As the telephone metadata collection program approaches its final days, the National Security Archive’s Cyber Vault has pulled together a range of materials that chart its legislative origins and evaluate it from the perspective of effectiveness, legal and privacy concerns, and other considerations.

Air Force Fleet Readiness Continues to Decline

The percentage of Air Force aircraft that are able to fly has decreased each year since at least FY 2012, and an Air Force Times FOIA request shows that “By fiscal 2017, that metric had plunged to 71.3 percent, and it dipped further to 69.97 percent in 2018.” The Times reports this 8-percentage point drop continues despite the Air Force’s growing concerns and attempts to reverse the slide. Several trends are particularly worrying, including:

  • “The F-35A Lightning II fighter, down 5 percentage points. Fewer than half of the Air Force’s 148 F-35s were deemed mission-capable in 2018;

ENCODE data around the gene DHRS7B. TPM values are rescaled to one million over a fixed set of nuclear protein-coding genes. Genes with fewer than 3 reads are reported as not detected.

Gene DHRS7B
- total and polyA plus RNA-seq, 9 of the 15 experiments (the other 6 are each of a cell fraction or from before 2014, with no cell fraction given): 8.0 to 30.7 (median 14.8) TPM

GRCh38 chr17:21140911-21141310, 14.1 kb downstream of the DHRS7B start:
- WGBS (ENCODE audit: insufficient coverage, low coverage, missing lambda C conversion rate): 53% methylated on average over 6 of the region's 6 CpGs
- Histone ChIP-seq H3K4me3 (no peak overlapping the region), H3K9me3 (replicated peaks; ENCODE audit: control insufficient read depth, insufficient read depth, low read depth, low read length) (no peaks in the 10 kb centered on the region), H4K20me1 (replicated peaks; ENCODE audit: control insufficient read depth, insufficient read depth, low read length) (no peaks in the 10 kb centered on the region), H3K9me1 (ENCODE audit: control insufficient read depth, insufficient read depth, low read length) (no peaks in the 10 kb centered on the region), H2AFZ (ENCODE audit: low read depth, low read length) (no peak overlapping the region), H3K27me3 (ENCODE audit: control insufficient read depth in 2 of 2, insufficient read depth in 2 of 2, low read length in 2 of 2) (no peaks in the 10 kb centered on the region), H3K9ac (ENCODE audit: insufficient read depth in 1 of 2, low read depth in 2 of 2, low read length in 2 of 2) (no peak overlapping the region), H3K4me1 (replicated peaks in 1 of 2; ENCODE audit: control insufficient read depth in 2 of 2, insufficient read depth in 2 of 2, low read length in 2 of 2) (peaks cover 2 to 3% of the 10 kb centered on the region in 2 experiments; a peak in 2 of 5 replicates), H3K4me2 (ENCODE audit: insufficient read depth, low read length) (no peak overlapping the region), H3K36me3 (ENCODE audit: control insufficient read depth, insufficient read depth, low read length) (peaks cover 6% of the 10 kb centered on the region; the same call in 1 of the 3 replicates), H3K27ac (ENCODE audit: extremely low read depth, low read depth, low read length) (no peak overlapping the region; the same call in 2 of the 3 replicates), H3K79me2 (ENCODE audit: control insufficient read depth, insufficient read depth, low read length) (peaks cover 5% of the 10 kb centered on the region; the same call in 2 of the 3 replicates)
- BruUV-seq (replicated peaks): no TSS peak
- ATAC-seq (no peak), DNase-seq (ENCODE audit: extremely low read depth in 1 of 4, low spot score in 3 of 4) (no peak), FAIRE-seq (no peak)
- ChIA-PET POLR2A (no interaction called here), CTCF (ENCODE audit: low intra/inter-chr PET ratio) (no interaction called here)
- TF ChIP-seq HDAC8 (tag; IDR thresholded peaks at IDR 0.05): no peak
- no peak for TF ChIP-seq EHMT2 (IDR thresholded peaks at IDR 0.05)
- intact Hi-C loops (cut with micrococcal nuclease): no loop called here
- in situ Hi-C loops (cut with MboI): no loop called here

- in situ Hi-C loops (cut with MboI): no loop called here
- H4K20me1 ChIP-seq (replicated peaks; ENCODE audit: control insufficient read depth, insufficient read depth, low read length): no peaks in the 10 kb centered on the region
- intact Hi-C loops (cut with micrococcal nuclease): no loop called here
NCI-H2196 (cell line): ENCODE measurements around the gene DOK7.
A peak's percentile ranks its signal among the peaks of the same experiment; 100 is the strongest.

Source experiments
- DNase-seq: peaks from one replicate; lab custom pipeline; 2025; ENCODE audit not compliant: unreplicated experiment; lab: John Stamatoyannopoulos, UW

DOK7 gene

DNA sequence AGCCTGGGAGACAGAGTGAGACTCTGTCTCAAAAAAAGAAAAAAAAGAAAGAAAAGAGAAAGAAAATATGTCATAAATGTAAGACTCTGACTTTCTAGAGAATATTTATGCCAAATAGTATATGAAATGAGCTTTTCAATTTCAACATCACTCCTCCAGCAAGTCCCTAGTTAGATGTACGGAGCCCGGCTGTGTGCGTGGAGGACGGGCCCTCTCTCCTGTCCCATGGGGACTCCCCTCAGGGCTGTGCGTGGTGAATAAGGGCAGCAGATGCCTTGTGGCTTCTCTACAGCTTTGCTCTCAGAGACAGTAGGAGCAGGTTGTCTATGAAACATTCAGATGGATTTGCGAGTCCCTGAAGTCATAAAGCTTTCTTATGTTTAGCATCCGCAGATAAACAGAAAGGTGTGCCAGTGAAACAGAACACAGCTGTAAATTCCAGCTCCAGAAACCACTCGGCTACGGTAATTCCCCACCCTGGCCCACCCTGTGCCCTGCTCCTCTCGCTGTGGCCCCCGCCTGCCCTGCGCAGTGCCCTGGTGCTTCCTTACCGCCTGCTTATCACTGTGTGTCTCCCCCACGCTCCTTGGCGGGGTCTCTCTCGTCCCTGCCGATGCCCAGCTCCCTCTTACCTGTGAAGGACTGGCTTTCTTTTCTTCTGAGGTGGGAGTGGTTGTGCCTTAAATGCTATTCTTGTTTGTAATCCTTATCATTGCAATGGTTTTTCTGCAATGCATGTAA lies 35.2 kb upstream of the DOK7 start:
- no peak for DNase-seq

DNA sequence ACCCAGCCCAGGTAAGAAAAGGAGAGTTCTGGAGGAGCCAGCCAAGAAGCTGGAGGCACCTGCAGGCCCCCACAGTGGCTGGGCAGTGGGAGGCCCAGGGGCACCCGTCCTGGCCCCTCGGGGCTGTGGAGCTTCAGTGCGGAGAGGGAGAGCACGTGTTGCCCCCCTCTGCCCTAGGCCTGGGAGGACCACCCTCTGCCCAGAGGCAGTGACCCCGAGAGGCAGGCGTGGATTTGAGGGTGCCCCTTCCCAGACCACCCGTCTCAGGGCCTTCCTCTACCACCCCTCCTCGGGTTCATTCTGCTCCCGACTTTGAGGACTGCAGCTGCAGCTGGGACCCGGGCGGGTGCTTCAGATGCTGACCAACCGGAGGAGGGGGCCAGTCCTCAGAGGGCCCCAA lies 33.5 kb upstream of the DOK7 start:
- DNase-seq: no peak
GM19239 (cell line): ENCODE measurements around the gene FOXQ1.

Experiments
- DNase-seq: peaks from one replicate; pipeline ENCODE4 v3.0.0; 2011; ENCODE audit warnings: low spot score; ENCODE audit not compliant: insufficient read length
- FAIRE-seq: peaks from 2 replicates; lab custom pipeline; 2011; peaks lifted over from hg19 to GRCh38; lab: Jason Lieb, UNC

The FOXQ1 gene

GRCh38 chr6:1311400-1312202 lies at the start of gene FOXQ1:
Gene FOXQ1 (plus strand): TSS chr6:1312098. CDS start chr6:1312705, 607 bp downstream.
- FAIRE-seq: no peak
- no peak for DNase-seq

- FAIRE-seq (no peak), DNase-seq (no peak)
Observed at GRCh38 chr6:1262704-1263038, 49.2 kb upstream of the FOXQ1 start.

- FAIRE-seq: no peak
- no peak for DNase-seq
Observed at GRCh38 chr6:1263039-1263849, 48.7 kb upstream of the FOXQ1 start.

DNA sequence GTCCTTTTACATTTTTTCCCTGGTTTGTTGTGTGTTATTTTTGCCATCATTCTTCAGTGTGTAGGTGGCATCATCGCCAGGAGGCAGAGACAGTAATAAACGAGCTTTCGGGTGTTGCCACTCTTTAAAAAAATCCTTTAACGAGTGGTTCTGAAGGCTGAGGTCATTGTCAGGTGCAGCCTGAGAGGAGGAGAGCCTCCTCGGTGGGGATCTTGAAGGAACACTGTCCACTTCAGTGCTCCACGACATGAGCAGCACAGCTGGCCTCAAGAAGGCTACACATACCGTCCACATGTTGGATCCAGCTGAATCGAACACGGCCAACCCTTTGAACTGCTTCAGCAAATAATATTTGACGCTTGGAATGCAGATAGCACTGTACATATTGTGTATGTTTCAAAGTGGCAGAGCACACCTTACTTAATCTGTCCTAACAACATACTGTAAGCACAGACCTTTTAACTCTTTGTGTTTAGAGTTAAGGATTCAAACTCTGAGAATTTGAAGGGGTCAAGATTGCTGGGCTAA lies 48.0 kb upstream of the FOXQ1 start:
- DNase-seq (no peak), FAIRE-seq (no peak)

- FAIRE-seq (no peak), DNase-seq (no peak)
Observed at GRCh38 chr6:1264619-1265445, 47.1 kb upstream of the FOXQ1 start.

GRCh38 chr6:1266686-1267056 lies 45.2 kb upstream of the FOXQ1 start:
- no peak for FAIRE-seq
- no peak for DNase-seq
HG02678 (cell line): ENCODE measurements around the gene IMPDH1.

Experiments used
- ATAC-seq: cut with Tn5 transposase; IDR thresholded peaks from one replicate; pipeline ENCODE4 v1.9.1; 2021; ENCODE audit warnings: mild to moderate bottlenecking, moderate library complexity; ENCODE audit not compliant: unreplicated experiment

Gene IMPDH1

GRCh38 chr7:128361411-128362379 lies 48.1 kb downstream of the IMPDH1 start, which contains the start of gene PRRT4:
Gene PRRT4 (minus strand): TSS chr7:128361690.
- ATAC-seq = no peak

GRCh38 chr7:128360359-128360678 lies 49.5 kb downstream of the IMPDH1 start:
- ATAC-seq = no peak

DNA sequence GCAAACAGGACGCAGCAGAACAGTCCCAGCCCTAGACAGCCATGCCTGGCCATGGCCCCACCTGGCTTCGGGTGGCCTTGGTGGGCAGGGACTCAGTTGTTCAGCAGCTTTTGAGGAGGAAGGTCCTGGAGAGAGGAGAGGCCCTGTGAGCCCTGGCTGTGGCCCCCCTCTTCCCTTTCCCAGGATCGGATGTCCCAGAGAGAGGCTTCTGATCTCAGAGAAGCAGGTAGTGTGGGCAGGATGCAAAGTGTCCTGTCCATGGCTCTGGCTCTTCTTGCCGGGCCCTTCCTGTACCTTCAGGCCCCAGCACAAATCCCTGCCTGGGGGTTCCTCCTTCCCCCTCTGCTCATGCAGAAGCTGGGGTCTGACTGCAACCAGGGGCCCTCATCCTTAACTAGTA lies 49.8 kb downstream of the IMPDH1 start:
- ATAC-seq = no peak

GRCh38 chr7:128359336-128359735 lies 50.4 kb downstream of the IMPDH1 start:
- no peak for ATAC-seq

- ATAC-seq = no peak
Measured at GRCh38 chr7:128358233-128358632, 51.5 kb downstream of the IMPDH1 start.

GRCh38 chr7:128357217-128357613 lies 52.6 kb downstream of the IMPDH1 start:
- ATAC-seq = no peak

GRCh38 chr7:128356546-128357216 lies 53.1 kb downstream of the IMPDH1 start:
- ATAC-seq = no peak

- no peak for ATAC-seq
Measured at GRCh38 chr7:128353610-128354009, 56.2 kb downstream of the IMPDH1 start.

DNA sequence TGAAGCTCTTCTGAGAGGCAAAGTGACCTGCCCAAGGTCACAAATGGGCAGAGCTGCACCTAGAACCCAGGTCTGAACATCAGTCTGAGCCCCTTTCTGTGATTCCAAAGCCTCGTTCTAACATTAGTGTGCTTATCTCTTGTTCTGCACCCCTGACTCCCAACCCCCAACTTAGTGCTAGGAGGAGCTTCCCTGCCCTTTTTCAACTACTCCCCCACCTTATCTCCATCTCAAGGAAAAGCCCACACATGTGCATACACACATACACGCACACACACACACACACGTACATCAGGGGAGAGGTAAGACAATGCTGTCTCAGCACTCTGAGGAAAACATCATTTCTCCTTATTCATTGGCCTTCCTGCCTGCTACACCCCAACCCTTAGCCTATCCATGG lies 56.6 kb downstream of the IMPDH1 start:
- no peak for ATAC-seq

• The F-15E Strike Eagle, down 4 percentage points;
  • The CV-22 Osprey, down 7 percentage points.”

TBT Pick – The Gulf War 29 Years Later

This week’s #TBT pick is chosen with the 29th anniversary of the Gulf War in mind. This 2001 posting includes a variety of documents from the Defense Intelligence Agency, Central Command, Space Command, and more, which cover internal decision-making as well as diplomatic, economic, and conventional military activities. This briefing book primarily focuses on the intelligence, space operations, and Scud-hunting aspects of the war.  It also includes a report describing how Desert Storm affected China’s view of future warfare, a document that raises questions as to what lessons other nations have drawn from U.S. military engagements in the Middle East and the Balkans.